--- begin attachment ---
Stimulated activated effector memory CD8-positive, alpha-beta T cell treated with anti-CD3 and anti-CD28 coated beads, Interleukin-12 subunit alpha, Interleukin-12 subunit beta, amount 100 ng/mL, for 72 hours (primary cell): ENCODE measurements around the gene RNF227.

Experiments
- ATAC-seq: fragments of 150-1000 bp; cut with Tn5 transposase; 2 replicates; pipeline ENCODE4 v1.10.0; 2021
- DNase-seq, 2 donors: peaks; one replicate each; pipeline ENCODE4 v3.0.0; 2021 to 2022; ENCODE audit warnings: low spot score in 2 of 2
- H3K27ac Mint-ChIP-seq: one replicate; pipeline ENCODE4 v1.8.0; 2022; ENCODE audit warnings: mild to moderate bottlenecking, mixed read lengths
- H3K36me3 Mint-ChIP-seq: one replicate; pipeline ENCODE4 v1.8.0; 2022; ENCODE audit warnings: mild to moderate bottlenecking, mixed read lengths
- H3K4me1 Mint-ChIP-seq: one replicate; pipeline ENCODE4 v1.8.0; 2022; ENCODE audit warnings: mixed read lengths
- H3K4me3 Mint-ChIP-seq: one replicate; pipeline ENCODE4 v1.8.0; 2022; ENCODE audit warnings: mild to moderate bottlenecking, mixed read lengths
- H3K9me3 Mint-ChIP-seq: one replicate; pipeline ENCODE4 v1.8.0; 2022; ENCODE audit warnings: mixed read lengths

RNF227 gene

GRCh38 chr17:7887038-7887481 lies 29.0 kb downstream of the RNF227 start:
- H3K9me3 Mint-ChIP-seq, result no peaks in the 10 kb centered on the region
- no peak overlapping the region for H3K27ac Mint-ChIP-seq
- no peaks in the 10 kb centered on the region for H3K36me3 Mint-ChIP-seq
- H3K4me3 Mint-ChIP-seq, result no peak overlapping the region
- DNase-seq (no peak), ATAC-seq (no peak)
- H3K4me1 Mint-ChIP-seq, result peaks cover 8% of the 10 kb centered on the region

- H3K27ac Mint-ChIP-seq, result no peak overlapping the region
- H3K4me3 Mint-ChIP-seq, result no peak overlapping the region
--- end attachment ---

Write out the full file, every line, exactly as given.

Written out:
Stimulated activated effector memory CD8-positive, alpha-beta T cell treated with anti-CD3 and anti-CD28 coated beads, Interleukin-12 subunit alpha, Interleukin-12 subunit beta, amount 100 ng/mL, for 72 hours (primary cell): ENCODE measurements around the gene RNF227.

Experiments
- ATAC-seq: fragments of 150-1000 bp; cut with Tn5 transposase; 2 replicates; pipeline ENCODE4 v1.10.0; 2021
- DNase-seq, 2 donors: peaks; one replicate each; pipeline ENCODE4 v3.0.0; 2021 to 2022; ENCODE audit warnings: low spot score in 2 of 2
- H3K27ac Mint-ChIP-seq: one replicate; pipeline ENCODE4 v1.8.0; 2022; ENCODE audit warnings: mild to moderate bottlenecking, mixed read lengths
- H3K36me3 Mint-ChIP-seq: one replicate; pipeline ENCODE4 v1.8.0; 2022; ENCODE audit warnings: mild to moderate bottlenecking, mixed read lengths
- H3K4me1 Mint-ChIP-seq: one replicate; pipeline ENCODE4 v1.8.0; 2022; ENCODE audit warnings: mixed read lengths
- H3K4me3 Mint-ChIP-seq: one replicate; pipeline ENCODE4 v1.8.0; 2022; ENCODE audit warnings: mild to moderate bottlenecking, mixed read lengths
- H3K9me3 Mint-ChIP-seq: one replicate; pipeline ENCODE4 v1.8.0; 2022; ENCODE audit warnings: mixed read lengths

RNF227 gene

GRCh38 chr17:7887038-7887481 lies 29.0 kb downstream of the RNF227 start:
- H3K9me3 Mint-ChIP-seq, result no peaks in the 10 kb centered on the region
- no peak overlapping the region for H3K27ac Mint-ChIP-seq
- no peaks in the 10 kb centered on the region for H3K36me3 Mint-ChIP-seq
- H3K4me3 Mint-ChIP-seq, result no peak overlapping the region
- DNase-seq (no peak), ATAC-seq (no peak)
- H3K4me1 Mint-ChIP-seq, result peaks cover 8% of the 10 kb centered on the region

- H3K27ac Mint-ChIP-seq, result no peak overlapping the region
- H3K4me3 Mint-ChIP-seq, result no peak overlapping the region